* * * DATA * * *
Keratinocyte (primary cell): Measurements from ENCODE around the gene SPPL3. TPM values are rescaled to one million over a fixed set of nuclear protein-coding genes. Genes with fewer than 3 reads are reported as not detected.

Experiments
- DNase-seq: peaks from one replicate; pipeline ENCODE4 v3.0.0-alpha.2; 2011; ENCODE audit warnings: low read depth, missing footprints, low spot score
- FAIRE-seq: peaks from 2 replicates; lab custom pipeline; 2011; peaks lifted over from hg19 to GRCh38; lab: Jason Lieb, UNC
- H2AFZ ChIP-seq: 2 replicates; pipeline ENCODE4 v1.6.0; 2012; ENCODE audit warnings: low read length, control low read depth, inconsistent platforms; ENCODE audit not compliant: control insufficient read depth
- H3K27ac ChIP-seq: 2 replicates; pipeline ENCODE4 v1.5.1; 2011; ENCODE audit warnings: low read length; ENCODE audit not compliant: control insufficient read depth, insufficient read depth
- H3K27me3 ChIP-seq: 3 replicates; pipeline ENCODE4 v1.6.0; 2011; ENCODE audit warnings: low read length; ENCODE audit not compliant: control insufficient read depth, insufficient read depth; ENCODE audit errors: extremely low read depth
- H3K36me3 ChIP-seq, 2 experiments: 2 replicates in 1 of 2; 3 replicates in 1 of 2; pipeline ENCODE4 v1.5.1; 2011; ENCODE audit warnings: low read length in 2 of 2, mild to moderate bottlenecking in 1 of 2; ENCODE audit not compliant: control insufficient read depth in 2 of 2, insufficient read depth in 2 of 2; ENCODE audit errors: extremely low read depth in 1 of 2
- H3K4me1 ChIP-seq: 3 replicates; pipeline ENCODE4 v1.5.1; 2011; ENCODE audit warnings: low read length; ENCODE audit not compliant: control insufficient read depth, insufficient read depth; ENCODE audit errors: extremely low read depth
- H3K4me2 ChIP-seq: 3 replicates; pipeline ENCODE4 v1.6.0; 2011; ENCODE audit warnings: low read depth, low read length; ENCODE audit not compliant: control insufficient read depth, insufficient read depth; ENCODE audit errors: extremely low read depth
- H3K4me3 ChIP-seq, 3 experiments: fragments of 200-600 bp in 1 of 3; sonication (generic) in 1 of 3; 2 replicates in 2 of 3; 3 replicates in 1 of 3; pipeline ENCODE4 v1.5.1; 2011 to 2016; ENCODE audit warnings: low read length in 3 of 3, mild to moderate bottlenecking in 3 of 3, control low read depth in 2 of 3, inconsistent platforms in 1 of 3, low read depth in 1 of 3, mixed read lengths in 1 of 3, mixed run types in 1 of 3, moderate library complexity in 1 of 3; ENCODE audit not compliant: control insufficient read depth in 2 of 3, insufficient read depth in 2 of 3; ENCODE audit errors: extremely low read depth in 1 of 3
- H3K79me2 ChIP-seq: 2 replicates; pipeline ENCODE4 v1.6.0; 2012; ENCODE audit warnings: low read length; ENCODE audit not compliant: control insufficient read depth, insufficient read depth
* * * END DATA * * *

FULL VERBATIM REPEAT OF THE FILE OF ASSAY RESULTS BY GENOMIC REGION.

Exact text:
Keratinocyte (primary cell): Measurements from ENCODE around the gene SPPL3. TPM values are rescaled to one million over a fixed set of nuclear protein-coding genes. Genes with fewer than 3 reads are reported as not detected.

Experiments
- DNase-seq: peaks from one replicate; pipeline ENCODE4 v3.0.0-alpha.2; 2011; ENCODE audit warnings: low read depth, missing footprints, low spot score
- FAIRE-seq: peaks from 2 replicates; lab custom pipeline; 2011; peaks lifted over from hg19 to GRCh38; lab: Jason Lieb, UNC
- H2AFZ ChIP-seq: 2 replicates; pipeline ENCODE4 v1.6.0; 2012; ENCODE audit warnings: low read length, control low read depth, inconsistent platforms; ENCODE audit not compliant: control insufficient read depth
- H3K27ac ChIP-seq: 2 replicates; pipeline ENCODE4 v1.5.1; 2011; ENCODE audit warnings: low read length; ENCODE audit not compliant: control insufficient read depth, insufficient read depth
- H3K27me3 ChIP-seq: 3 replicates; pipeline ENCODE4 v1.6.0; 2011; ENCODE audit warnings: low read length; ENCODE audit not compliant: control insufficient read depth, insufficient read depth; ENCODE audit errors: extremely low read depth
- H3K36me3 ChIP-seq, 2 experiments: 2 replicates in 1 of 2; 3 replicates in 1 of 2; pipeline ENCODE4 v1.5.1; 2011; ENCODE audit warnings: low read length in 2 of 2, mild to moderate bottlenecking in 1 of 2; ENCODE audit not compliant: control insufficient read depth in 2 of 2, insufficient read depth in 2 of 2; ENCODE audit errors: extremely low read depth in 1 of 2
- H3K4me1 ChIP-seq: 3 replicates; pipeline ENCODE4 v1.5.1; 2011; ENCODE audit warnings: low read length; ENCODE audit not compliant: control insufficient read depth, insufficient read depth; ENCODE audit errors: extremely low read depth
- H3K4me2 ChIP-seq: 3 replicates; pipeline ENCODE4 v1.6.0; 2011; ENCODE audit warnings: low read depth, low read length; ENCODE audit not compliant: control insufficient read depth, insufficient read depth; ENCODE audit errors: extremely low read depth
- H3K4me3 ChIP-seq, 3 experiments: fragments of 200-600 bp in 1 of 3; sonication (generic) in 1 of 3; 2 replicates in 2 of 3; 3 replicates in 1 of 3; pipeline ENCODE4 v1.5.1; 2011 to 2016; ENCODE audit warnings: low read length in 3 of 3, mild to moderate bottlenecking in 3 of 3, control low read depth in 2 of 3, inconsistent platforms in 1 of 3, low read depth in 1 of 3, mixed read lengths in 1 of 3, mixed run types in 1 of 3, moderate library complexity in 1 of 3; ENCODE audit not compliant: control insufficient read depth in 2 of 3, insufficient read depth in 2 of 3; ENCODE audit errors: extremely low read depth in 1 of 3
- H3K79me2 ChIP-seq: 2 replicates; pipeline ENCODE4 v1.6.0; 2012; ENCODE audit warnings: low read length; ENCODE audit not compliant: control insufficient read depth, insufficient read depth